Laurentian University students on edge as faculty strike continues

Students at Laurentian University in Sudbury, Ont., are in limbo as a faculty strike continues.

Students' General Association urging administration and faculty to return to negotiating table

Students express their frustration with a faculty strike at Laurentian University in Sudbury, Ont., on a chalkboard in the arts building. (Olivia Stefanovich/CBC)
Students are usually rushing to and from classes at Laurentian University in Sudbury, Ont., but it was so quiet on Thursday that the hum of overhead lights could be heard.

Most classes are cancelled because members of the Laurentian University Faculty Association began striking at midnight Wednesday after negotiations with the administration over a new collective agreement broke down.

"It's just really unsettling," third-year environmental sciences student Jocelyn Meyer said.

"It's not really fair for the students who work hard to come to school, and they pay their tuition and we don't know if we're going to get our money back or not if it lasts a long time."
Third-year environmental sciences student Jocelyn Meyer is concerned she may temporarily lose her part-time job at Laurentian University's campus pub. (Olivia Stefanovich/CBC)

Along with academic worries, Meyer said she is also afraid she might temporarily lose her server job at the campus pub if the strike drags on. 

Students self-teaching to avoid falling behind

Nil Patel also has concerns. He came to Sudbury from Connecticut to study computer science, and is paying more tuition than most students. 

"When they come back from a strike, will we have more work to do or we'll just continue normally," Patel asked.

"How will they basically get the time back from what was wasted?"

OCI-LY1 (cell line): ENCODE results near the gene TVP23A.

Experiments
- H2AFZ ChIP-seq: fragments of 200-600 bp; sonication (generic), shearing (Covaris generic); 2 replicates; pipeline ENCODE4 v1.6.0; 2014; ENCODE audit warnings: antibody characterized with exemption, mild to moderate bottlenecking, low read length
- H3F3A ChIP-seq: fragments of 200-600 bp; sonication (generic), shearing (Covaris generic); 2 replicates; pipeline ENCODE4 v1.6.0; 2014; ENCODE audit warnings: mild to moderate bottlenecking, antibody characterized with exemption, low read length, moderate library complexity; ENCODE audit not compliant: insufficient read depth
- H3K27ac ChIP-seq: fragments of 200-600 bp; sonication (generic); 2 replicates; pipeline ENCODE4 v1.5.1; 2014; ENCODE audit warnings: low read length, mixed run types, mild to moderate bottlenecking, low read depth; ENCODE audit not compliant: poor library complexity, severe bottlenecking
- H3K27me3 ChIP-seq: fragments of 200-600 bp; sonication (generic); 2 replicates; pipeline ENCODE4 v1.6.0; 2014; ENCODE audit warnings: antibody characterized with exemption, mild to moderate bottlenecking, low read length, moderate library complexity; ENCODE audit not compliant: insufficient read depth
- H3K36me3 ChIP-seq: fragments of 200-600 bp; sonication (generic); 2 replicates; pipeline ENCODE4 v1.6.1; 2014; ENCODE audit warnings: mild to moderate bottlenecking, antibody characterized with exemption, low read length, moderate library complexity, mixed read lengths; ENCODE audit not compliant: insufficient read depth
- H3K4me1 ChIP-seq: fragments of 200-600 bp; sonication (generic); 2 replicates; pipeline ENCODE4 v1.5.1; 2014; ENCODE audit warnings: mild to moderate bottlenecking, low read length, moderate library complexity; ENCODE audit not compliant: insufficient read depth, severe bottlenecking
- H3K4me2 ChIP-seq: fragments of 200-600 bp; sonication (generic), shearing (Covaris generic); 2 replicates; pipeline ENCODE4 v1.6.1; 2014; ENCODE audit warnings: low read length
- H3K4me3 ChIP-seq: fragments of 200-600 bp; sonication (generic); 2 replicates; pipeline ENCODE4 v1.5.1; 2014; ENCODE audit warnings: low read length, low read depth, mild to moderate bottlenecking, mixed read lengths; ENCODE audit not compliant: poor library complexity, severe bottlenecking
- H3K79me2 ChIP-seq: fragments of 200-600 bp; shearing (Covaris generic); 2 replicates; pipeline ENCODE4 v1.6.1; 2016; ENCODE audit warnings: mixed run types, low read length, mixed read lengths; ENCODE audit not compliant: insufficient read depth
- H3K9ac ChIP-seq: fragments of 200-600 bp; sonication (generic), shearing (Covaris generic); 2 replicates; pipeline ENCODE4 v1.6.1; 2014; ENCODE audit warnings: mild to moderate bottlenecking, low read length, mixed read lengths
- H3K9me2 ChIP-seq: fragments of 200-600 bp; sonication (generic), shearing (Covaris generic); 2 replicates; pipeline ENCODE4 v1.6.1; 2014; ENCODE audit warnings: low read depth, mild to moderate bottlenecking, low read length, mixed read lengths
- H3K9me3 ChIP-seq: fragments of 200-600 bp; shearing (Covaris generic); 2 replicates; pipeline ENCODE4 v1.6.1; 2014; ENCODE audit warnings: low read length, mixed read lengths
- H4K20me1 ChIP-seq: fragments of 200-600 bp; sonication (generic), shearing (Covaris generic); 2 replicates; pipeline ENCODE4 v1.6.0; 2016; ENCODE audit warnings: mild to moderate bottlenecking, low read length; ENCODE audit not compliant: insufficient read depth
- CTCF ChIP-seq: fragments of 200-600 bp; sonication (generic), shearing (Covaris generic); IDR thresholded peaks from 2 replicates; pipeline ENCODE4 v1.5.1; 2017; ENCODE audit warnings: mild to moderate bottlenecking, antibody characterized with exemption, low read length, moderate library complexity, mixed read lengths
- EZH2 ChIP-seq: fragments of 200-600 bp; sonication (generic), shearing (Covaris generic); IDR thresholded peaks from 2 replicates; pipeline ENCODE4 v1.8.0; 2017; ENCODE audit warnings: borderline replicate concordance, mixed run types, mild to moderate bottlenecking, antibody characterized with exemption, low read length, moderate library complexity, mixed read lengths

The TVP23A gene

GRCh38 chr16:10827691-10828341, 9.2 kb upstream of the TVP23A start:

First-year biomed student Eric Paquette is passing the time by studying. 

The mature student has to learn as much as he can on his own since he cannot ask his professors for help while they are picketing.
Most classrooms at Laurentian University are empty during the faculty strike. (Olivia Stefanovich/CBC)

"It's like I'm like paying for education and now I have to self-teach to not get behind," Paquette said.

"You almost have to start studying by yourself, reading your texts and hope that that's the type of information you need for these midterms and stuff."

Trying to minimize impact on students

First-year engineering student Alicia Gilies said she is happy to have the extra time to catch up on work, but she does not want the strike to interfere with her graduating plans. 

"If it will affect that, that would be a big setback," Gilies said. 

Roch Goulet, president of the Students' General Association and a fourth year psychology student, said his inbox is flooded with questions from students concerned about their academic and financial standing with Laurentian.
International student Nil Patel from Connecticut has many questions about what the faculty strike means for his time in Sudbury, Ont. (Olivia Stefanovich/CBC)

While he does not have all the answers, he said he is trying to make sure the impact on students is minimal. 

"I completely understand. I, myself, am also stressed," Goulet said.

"Just keep pushing for the two groups, faculty and admin, to talk and get this through."

About the Author

Olivia Stefanovich

Senior reporter

Olivia Stefanovich is a senior reporter for CBC's Parliamentary Bureau based in Ottawa. She previously worked in Toronto, Saskatchewan and northern Ontario. Connect with her on Twitter at @CBCOlivia. Story tips welcome: